I have just seen a demonstration Science lesson in a grade 7 class in which iPads were used most successfully. I have to own up to my prejudices here. I am an iPad sceptic. I am not convinced that iPads are the way to go in terms of 1:1 programmes. I cannot for the life of me see why an iPad would be preferrable to a netbook, for example.
The lesson I watched was all about the digestive system, and it used an app called Organs which combines graphics, text, sound and video files, as well as interactive quizzes. The students worked enthusiastically, and stuck to the task, which was to use the information learned from the app, to prepare a presentation on the digestive system. They were reluctant to leave when the period ended, even though all they had really done was to “digest” a great deal of information, potentially a very dry task. The iPad clearly scored high marks for engaging the students.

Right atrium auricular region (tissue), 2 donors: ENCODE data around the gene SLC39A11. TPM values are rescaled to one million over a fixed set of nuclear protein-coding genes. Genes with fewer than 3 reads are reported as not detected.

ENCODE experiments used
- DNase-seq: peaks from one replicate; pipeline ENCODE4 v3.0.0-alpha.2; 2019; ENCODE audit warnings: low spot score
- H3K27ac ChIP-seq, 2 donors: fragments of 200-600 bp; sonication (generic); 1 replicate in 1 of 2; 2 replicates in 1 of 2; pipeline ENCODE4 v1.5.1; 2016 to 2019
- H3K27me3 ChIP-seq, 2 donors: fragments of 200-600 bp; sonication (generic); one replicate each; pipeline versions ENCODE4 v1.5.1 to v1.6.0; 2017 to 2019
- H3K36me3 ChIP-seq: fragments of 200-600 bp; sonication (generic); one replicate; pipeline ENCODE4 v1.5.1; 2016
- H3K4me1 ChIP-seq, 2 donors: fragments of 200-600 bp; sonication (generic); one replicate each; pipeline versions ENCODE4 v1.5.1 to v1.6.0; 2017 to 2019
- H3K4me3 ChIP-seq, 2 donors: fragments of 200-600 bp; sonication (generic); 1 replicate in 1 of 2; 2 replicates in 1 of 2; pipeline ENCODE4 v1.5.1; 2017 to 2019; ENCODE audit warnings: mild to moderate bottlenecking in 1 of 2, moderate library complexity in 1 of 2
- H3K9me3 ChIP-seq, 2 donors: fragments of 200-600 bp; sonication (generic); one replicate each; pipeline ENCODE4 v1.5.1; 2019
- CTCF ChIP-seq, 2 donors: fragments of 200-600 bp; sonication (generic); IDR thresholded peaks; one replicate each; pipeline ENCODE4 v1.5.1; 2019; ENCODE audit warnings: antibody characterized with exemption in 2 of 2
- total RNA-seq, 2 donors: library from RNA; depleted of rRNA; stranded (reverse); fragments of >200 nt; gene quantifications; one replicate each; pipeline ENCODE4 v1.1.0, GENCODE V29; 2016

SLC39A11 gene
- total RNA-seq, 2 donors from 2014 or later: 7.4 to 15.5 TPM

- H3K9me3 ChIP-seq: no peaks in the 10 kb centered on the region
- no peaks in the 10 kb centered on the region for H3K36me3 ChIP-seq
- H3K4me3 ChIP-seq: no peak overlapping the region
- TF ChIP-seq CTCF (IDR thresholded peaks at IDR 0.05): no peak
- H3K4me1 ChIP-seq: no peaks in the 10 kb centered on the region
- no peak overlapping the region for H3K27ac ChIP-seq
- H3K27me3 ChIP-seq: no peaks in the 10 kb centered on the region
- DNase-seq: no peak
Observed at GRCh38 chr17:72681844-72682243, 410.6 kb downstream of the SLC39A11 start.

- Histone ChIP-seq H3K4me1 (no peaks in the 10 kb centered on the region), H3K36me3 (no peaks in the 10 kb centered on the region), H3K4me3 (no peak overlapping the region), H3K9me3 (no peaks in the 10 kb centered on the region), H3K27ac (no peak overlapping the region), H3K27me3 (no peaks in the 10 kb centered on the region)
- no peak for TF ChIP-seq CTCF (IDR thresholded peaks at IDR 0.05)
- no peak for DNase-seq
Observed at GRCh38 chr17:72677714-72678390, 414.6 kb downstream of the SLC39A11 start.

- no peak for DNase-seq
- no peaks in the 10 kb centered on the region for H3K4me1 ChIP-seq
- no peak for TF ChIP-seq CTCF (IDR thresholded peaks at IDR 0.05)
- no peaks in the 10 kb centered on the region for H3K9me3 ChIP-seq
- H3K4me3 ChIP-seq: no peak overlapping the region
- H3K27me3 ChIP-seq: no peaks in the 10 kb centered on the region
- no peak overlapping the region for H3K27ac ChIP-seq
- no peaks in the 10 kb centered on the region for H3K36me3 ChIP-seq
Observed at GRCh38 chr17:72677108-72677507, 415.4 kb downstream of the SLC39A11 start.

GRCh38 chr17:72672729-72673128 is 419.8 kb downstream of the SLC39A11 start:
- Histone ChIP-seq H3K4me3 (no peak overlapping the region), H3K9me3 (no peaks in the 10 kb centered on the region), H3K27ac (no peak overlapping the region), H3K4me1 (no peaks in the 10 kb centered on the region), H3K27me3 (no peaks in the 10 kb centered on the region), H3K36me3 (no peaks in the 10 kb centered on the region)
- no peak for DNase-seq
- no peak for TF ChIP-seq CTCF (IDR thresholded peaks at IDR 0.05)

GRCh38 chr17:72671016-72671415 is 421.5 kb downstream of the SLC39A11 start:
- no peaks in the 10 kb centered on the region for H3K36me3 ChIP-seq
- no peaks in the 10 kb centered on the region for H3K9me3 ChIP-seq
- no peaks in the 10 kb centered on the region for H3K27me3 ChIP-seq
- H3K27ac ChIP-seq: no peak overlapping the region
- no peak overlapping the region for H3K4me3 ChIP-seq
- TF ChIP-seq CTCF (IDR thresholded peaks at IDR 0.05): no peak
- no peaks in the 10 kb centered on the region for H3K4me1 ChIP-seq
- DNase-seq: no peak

I wonder, though, to what extent it will continue to do so as the novelty wears thin. I did not really see anything on the app itself, which could not have been accomplished on a laptop connected to the Internet. Indeed, once the task shifted to preparing the presentation, which I was not able to watch, I have a feeling that the advantage of the laptop would have been pronounced.
Although I am a sceptic, I do want to give the iPad, and any other tablet, a chance to prove itself. It is an extremely sexy machine, with a great deal of appeal. But ultimately it is the app in appeal that will determine whether the iPad earns a place in our schools or not. Its price will have to come down too. The iPad does not seem to be a very good contender when it comes to enabling digital authoring. This may change, and I hear that students can become very fast typists on the iPad. But as things stand I have to say that no matter how engaging they are, they just lack the power to create content, and schools need devices which encourage creating rather than simply accessing content.